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Informatica Unveils Secure@Source Data Intelligence Software

By - Source: Toms IT Pro
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Informatica Corp. unveiled a data intelligence application capable of analyzing data in files and databases and then automatically classifying the data based on preset data security rules. The goal, the company said, is to ensure that confidential or restricted data, such as that protected by various privacy standards and legal requirements, are appropriately protected, no matter whether it exists in the corporate network or cloud environment.

Informatica's Anil Chakravarthy, executive vice president and chief product officer, told Tom's IT Pro that most companies do not know where all of their protected data resides. By analyzing data for preset or custom profiles, the newly launched Secure@Source software can identify either specific protected data types, such as credit card numbers or Social Security Numbers, or combinations of data that coexist in a database, such as a name combined with a policy or account number, or perhaps an address and zip code, that together create confidential or protected personal information.

Data profiles are analyzed based on information for data in context and from metadata, he said. Once the information is processed, a heat map is generated that identifies where the data resides. Data that is outside the direct control of the company, such as information that resides in a software-as-a-service (SaaS) application or in a cloud-based database, also can be identified if Secure@Source has the appropriate credentials to access and read the third-party databases. It is not necessary to have write-access to databases, Chakravarthy said, so SaaS providers likely will not present an impediment to identifying remote data.

"We take a data-centric approach," he said. Once the software is able to identify the physical location of the software, it can query its own database to ensure that the data has the appropriate security precautions in place. For example, he said, if data is identified as residing in Europe, the application can determine if it has the correct European Union security requirements in place.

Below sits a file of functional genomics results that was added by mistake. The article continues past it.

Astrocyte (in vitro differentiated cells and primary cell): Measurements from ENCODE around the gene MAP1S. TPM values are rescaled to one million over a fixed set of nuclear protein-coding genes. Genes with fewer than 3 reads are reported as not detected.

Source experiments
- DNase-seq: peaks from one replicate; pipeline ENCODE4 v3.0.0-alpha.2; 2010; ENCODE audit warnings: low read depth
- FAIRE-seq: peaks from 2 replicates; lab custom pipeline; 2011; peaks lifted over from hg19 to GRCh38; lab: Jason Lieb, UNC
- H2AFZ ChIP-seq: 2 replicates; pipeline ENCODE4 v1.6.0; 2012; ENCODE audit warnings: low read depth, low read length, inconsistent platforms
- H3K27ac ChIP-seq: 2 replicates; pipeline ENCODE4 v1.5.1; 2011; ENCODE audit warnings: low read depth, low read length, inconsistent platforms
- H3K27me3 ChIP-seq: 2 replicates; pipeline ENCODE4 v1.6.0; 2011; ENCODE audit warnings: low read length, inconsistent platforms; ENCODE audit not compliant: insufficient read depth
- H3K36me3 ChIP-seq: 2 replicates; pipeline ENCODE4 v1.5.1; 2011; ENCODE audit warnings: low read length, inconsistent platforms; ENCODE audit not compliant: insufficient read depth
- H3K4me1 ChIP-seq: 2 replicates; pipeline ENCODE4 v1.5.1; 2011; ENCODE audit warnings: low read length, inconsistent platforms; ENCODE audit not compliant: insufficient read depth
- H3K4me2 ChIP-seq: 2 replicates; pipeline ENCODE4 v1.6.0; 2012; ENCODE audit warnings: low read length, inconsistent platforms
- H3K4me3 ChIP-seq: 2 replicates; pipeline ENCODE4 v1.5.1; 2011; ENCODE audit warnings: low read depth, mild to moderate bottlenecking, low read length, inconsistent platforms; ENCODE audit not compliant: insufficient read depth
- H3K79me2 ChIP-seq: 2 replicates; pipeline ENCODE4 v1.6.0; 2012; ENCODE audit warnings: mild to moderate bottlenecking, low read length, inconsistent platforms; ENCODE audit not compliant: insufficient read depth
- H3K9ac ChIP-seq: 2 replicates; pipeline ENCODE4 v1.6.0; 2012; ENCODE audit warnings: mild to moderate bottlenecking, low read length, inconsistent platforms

For example, data that matches personally identifiable information for someone in Germany is not supposed to sit on servers located outside German borders. Another example would be a spreadsheet or database file that contains information that is considered protected by such federal regulations as HIPAA or Sarbanes-Oxley, or perhaps the industry-specific Payment Card Industry Data Security Standard developed by credit and debit card brands.

Just as security information and event management (SIEM) software analyzes the network layer for anomalies, Secure@Source looks at the data layer to ensure that data matches the various profiles and has the appropriate security precautions in place. Data that is not appropriately secured is flagged.

In addition to finding existing sensitive data, the new offering will also be able to find data that is duplicated, either accidentally or deliberately. Sometimes data is duplicated in order to make it easier for an employee to work on a specific file, even if duplicating the data is in violation of company policy. Because Secure@Source scans the entire network for data that matches a given profile, it can find information in unanticipated locations, Chakravarthy said.

Often, CISOs build their corporate defense environments to protect against unusual security risks but ignore the common or mundane security risks. One such mundane risk could be a file that was copied from a secure network location to a local drive that might have less built-in security because an employee was working on that data. Secure@Source would be able to find unauthorized copies of files or files that are stored inappropriately on insecure servers or cloud sites.

The software is available as a subscription service. Pricing was not finalized by press time.